Readers Question: Is “national debt” interchangeable with the term with “foreign debt”?
- National Debt represents the total amount the government owe the private sector. National debt builds up because the government spend more than they receive in tax.
- Foreign or External debt represents the amount a country (both public and private sector) owe to other countries.
So they are different things.
The UK measure of National debt is termed the public sector borrowing requirement. Some of the National debt is financed by selling bonds to oversees investors. But, most of the UK National debt is bought by domestic financial institutions.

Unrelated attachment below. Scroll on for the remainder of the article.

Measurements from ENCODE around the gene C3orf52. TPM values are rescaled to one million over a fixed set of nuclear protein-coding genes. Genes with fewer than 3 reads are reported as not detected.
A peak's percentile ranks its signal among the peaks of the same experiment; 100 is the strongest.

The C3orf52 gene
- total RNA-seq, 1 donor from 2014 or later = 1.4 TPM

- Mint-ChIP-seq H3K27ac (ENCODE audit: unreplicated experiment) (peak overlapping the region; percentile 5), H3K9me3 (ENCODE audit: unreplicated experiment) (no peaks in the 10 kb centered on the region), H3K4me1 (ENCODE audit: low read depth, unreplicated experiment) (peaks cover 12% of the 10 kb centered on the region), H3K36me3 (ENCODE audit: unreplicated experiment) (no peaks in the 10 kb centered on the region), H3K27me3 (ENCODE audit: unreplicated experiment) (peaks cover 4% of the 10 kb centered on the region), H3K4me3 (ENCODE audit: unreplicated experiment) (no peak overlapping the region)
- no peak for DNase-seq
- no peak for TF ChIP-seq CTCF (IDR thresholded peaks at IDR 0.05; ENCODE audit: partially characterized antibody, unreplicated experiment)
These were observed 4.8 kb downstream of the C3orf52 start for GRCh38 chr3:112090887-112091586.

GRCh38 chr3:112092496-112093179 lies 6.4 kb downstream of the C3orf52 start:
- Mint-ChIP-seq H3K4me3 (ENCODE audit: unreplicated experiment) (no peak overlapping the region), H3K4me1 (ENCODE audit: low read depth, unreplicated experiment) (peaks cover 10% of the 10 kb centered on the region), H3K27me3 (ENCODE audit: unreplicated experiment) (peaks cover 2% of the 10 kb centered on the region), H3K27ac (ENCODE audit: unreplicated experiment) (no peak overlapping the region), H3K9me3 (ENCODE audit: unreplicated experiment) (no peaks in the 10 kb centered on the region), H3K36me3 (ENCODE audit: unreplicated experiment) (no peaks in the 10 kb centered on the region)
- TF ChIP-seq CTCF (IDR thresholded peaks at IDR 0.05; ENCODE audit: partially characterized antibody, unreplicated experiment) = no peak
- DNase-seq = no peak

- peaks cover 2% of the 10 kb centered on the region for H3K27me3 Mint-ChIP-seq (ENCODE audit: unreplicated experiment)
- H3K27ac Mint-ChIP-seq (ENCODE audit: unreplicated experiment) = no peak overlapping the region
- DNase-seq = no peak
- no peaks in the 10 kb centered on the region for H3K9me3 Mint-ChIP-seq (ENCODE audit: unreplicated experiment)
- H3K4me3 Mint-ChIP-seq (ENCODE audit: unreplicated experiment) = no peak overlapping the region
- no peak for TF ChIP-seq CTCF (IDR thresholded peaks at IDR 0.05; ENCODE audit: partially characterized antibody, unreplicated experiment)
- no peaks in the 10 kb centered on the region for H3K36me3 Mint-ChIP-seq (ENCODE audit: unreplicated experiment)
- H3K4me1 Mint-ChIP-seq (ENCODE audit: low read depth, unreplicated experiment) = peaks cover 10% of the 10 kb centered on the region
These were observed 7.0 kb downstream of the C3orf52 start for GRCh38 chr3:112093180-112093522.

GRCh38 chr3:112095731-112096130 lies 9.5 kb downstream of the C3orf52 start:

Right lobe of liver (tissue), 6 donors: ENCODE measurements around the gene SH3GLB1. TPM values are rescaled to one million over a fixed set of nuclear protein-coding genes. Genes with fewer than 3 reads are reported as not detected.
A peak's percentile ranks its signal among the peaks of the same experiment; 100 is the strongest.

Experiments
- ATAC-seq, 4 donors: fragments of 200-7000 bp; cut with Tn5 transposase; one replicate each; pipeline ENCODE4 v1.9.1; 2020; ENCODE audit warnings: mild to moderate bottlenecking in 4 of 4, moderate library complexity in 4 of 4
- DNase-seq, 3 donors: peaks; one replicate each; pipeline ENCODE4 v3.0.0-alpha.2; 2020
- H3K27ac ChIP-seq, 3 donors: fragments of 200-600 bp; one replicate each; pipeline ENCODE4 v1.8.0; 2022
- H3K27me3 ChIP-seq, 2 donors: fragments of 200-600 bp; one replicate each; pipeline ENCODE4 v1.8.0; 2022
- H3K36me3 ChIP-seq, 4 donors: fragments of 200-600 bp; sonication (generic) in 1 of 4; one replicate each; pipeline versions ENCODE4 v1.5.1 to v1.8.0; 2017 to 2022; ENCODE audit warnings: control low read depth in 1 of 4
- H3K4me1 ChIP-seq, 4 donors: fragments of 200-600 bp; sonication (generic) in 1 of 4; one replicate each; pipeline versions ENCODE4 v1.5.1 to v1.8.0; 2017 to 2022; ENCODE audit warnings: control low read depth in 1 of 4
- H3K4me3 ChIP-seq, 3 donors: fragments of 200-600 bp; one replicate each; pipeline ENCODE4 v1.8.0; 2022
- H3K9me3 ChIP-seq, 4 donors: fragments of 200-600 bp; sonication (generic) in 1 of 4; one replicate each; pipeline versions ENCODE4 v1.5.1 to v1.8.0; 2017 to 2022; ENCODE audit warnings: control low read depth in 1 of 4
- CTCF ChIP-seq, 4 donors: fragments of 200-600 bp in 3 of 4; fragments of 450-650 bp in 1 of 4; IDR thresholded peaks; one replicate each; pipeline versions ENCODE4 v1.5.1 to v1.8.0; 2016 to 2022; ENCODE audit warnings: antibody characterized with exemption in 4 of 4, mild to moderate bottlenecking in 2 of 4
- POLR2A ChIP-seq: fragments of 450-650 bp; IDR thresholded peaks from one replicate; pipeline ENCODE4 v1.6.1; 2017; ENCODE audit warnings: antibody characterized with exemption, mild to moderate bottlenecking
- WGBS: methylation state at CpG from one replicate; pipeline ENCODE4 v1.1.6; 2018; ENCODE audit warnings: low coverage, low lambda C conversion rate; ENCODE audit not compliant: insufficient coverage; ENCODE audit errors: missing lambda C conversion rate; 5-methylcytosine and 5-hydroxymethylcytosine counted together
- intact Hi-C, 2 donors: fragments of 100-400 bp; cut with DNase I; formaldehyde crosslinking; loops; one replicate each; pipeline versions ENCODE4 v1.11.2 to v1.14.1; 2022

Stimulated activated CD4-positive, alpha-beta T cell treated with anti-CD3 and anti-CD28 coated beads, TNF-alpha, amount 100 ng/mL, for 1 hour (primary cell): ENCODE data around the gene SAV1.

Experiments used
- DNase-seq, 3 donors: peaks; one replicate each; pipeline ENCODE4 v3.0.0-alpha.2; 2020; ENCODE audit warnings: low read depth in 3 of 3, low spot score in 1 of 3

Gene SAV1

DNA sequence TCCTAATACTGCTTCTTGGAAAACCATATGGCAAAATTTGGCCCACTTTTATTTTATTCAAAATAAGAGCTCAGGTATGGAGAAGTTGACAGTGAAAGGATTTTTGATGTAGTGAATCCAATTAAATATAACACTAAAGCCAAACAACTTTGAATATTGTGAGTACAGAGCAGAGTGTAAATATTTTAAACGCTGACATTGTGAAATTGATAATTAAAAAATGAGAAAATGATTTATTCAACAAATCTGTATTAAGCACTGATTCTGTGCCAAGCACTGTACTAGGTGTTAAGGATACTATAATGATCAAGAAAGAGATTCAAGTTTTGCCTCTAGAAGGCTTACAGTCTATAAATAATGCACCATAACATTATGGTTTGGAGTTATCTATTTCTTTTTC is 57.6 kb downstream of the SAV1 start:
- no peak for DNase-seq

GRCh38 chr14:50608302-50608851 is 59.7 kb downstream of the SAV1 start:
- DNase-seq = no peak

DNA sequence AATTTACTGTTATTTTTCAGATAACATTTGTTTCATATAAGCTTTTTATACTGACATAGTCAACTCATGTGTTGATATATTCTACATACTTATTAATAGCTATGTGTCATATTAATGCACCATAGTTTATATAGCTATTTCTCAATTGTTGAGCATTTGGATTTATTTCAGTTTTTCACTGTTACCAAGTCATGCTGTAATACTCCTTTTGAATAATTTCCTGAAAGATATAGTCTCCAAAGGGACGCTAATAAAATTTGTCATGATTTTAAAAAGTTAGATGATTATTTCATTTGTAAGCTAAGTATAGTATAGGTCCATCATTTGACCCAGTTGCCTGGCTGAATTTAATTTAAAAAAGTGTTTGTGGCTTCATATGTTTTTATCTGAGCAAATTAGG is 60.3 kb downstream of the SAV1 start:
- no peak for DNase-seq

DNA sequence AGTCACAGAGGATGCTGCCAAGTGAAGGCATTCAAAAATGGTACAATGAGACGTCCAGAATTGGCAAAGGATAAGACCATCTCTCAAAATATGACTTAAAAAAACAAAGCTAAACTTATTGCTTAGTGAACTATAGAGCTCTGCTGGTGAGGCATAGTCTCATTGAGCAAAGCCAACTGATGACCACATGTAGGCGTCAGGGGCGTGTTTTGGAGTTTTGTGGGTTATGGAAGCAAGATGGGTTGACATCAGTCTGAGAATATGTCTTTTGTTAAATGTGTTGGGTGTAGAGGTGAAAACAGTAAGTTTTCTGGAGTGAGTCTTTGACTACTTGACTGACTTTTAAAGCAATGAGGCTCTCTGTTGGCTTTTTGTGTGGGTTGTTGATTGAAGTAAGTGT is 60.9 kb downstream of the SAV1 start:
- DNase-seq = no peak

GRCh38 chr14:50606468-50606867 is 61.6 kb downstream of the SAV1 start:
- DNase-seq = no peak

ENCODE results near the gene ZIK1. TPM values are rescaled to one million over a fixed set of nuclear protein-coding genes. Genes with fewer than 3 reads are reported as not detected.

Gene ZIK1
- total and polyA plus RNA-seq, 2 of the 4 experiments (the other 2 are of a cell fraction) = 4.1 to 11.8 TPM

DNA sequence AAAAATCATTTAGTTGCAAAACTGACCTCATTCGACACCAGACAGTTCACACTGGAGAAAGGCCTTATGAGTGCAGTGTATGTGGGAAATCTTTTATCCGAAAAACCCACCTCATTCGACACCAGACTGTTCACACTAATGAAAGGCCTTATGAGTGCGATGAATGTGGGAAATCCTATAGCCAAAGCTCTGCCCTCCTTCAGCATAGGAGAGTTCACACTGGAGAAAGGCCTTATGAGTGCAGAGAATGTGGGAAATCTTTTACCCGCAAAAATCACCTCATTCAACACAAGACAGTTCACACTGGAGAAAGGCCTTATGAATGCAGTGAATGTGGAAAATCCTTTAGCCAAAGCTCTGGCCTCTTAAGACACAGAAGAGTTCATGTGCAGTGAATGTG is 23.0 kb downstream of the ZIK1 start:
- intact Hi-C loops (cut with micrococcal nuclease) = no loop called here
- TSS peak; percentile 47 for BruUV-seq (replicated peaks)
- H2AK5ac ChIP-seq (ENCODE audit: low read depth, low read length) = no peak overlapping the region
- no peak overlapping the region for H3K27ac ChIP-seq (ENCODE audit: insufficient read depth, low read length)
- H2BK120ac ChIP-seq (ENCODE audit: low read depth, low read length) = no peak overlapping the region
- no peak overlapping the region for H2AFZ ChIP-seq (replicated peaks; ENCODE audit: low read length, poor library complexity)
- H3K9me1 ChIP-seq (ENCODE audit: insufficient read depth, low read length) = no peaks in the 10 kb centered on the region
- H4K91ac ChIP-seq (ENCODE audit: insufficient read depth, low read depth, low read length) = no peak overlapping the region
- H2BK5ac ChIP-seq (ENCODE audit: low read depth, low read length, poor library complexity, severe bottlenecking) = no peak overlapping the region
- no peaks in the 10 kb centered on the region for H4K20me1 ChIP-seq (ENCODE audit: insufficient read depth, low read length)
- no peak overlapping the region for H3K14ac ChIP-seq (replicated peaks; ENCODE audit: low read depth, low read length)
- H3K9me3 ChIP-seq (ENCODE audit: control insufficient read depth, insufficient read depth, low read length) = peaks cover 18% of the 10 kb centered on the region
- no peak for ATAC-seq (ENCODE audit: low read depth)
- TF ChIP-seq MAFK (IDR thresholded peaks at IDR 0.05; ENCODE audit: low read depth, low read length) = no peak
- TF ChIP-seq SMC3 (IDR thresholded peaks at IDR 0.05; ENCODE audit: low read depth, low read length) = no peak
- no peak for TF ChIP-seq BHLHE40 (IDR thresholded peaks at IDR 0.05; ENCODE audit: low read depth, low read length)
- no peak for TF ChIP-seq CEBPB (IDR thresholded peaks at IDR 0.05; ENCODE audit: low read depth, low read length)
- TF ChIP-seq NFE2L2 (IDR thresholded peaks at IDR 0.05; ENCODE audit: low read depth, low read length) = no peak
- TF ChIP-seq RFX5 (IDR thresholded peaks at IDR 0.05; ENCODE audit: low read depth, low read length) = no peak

on June 2009, UK public sector debt stood at £798.8 billion (or 56.6% of GDP) – UK National Debt
What is the UK External Debt?
According to National Statistics the UK External Debt – Gross is £6,290 bn (this is roughly 430% of GDP) (of which only £26bn is owed by General government). The biggest balance is the banking sector which owes nearly £4,000 bn. These banking liabilities should be cancelled out by an equal amount of foreign assets.
See: UK external liabilities and external assets
Though if these assets deteriorated, the UK’s position would definitely worsen.
But, they aren’t quite as shocking as they might first appear.
If you really want to delve into different types of debt – try Understanding different types of debt
How Much of UK Government debt is held by Overseas investors?
Overseas holdings of UK gilts (this makes us part of UK’s total external debt)
4 thoughts on “UK External (Foreign) Debt”